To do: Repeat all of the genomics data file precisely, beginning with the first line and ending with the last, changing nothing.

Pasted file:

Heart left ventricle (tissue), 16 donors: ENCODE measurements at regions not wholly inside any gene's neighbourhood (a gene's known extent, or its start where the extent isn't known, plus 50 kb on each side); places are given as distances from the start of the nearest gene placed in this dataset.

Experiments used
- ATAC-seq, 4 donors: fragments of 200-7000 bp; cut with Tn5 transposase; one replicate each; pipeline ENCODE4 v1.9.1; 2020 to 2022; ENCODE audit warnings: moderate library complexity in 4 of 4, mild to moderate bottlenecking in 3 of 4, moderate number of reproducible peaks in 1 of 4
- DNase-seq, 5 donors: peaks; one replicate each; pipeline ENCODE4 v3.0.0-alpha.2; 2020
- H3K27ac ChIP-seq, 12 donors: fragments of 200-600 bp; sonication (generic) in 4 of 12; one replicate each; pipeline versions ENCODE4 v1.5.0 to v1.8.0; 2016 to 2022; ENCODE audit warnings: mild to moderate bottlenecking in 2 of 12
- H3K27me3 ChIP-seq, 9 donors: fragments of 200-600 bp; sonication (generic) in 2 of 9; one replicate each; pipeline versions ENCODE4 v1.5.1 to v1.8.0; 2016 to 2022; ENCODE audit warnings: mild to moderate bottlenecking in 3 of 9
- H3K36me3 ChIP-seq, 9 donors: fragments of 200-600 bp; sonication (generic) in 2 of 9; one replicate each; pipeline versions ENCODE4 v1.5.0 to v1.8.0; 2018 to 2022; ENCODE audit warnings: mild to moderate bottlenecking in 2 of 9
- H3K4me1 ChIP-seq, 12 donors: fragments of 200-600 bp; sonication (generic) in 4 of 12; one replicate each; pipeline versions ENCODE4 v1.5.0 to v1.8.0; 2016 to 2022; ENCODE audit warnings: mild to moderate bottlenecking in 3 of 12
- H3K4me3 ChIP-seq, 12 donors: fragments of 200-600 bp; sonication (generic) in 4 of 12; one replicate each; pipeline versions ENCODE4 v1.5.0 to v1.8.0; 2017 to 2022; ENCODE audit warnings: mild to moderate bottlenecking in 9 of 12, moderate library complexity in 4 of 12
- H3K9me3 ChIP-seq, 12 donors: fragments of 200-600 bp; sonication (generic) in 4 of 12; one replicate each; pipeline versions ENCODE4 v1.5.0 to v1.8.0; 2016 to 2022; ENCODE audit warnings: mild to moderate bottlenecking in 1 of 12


Heart left ventricle (tissue), 16 donors: ENCODE measurements at regions not wholly inside any gene's neighbourhood (a gene's known extent, or its start where the extent isn't known, plus 50 kb on each side); places are given as distances from the start of the nearest gene placed in this dataset.

Experiments used
- ATAC-seq, 4 donors: fragments of 200-7000 bp; cut with Tn5 transposase; one replicate each; pipeline ENCODE4 v1.9.1; 2020 to 2022; ENCODE audit warnings: moderate library complexity in 4 of 4, mild to moderate bottlenecking in 3 of 4, moderate number of reproducible peaks in 1 of 4
- DNase-seq, 5 donors: peaks; one replicate each; pipeline ENCODE4 v3.0.0-alpha.2; 2020
- H3K27ac ChIP-seq, 12 donors: fragments of 200-600 bp; sonication (generic) in 4 of 12; one replicate each; pipeline versions ENCODE4 v1.5.0 to v1.8.0; 2016 to 2022; ENCODE audit warnings: mild to moderate bottlenecking in 2 of 12
- H3K27me3 ChIP-seq, 9 donors: fragments of 200-600 bp; sonication (generic) in 2 of 9; one replicate each; pipeline versions ENCODE4 v1.5.1 to v1.8.0; 2016 to 2022; ENCODE audit warnings: mild to moderate bottlenecking in 3 of 9
- H3K36me3 ChIP-seq, 9 donors: fragments of 200-600 bp; sonication (generic) in 2 of 9; one replicate each; pipeline versions ENCODE4 v1.5.0 to v1.8.0; 2018 to 2022; ENCODE audit warnings: mild to moderate bottlenecking in 2 of 9
- H3K4me1 ChIP-seq, 12 donors: fragments of 200-600 bp; sonication (generic) in 4 of 12; one replicate each; pipeline versions ENCODE4 v1.5.0 to v1.8.0; 2016 to 2022; ENCODE audit warnings: mild to moderate bottlenecking in 3 of 12
- H3K4me3 ChIP-seq, 12 donors: fragments of 200-600 bp; sonication (generic) in 4 of 12; one replicate each; pipeline versions ENCODE4 v1.5.0 to v1.8.0; 2017 to 2022; ENCODE audit warnings: mild to moderate bottlenecking in 9 of 12, moderate library complexity in 4 of 12
- H3K9me3 ChIP-seq, 12 donors: fragments of 200-600 bp; sonication (generic) in 4 of 12; one replicate each; pipeline versions ENCODE4 v1.5.0 to v1.8.0; 2016 to 2022; ENCODE audit warnings: mild to moderate bottlenecking in 1 of 12